FIGL1 prevents aberrant chromosome associations and fragmentation and limits crossovers in polyploid wheat meiosis

Kim Osman*, Stuart Desjardins, James Simmonds, Amanda J Burridge, Kostya Kanyuka, Ian Henderson, Keith J Edwards, Cristobal Uauy, Chris Franklin, James Higgins

*Corresponding author for this work

Research output: Contribution to journalArticle (Academic Journal)peer-review

Abstract

Meiotic crossovers (COs) generate genetic diversity and are crucial for viable gamete production. Plant COs are typically limited to 1–3 per chromosome pair, constraining the development of improved varieties, which in wheat is exacerbated by an extreme distal localisation bias. Advances in wheat genomics and related technologies provide new opportunities to investigate, and possibly modify, recombination in this important crop species. Here, we investigate the disruption of FIGL1 in tetraploid and hexaploid wheat as a potential strategy for modifying CO frequency/position.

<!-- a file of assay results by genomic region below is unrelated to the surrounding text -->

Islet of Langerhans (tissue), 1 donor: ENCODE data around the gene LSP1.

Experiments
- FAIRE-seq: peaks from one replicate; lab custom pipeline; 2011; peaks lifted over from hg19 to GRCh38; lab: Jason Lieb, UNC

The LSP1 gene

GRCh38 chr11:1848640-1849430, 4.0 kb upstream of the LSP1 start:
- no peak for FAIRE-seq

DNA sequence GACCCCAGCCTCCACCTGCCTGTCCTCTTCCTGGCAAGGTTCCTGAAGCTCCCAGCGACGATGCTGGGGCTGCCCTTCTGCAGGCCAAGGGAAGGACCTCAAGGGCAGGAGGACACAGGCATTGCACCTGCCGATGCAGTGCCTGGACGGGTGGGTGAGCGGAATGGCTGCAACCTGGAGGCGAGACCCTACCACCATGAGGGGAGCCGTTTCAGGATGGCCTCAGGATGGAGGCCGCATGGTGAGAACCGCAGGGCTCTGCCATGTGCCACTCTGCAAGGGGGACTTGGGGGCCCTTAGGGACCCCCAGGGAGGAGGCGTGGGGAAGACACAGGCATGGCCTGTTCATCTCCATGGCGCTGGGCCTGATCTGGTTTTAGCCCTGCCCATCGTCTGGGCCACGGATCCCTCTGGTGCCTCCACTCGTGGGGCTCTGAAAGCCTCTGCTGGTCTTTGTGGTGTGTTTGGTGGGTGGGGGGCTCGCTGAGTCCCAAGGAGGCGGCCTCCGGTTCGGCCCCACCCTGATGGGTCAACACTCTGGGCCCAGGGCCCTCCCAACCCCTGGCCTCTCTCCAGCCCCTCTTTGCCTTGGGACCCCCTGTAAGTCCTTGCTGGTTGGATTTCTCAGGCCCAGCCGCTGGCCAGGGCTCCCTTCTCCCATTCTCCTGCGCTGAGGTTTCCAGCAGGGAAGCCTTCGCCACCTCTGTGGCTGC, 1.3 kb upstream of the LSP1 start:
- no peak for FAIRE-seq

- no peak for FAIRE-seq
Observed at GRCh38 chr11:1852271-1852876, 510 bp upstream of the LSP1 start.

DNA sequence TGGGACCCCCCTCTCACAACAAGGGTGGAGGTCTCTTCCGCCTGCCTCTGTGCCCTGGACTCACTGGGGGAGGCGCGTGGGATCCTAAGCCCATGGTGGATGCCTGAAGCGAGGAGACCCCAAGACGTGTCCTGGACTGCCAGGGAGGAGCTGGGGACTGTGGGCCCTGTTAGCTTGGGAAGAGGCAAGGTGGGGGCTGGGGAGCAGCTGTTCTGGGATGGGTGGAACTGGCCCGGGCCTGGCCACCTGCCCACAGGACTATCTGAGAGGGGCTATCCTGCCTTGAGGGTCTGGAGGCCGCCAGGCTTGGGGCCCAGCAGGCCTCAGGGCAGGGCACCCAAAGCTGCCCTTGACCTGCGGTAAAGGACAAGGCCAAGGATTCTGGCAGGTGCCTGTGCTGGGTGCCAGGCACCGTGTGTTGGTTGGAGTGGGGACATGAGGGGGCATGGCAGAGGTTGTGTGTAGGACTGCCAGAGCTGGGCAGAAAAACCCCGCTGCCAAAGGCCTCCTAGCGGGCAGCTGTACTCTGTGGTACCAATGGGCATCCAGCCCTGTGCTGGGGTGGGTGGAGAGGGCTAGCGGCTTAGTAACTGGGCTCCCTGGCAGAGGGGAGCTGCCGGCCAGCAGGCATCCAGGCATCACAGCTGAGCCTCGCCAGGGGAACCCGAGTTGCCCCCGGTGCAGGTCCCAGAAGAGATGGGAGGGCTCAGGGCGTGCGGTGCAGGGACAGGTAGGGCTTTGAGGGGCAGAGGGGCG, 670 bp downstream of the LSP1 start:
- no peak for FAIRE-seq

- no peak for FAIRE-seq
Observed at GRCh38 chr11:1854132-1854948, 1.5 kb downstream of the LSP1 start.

We analysed figl1 mutants and virus-induced gene silencing lines cytogenetically. Genetic mapping was performed in the hexaploid.
FIGL1 prevents abnormal meiotic chromosome associations/fragmentation in both ploidies. It suppresses class II COs in the tetraploid such that CO/chiasma frequency increased 2.1-fold in a figl1 msh5 quadruple mutant compared with a msh5 double mutant. It does not appear to affect class I COs based on HEI10 foci counts in a hexaploid figl1 triple mutant. Genetic mapping in the triple mutant suggested no significant overall increase in total recombination across examined intervals but revealed large increases in specific individual intervals.
Notably, the tetraploid figl1 double mutant was sterile but the hexaploid triple mutant was moderately fertile, indicating potential utility for wheat breeding.
Original languageEnglish
JournalNew Phytologist
DOIs
Publication statusPublished - 7 Apr 2024

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© 2024 The Authors. New Phytologist © 2024 New Phytologist Foundation.

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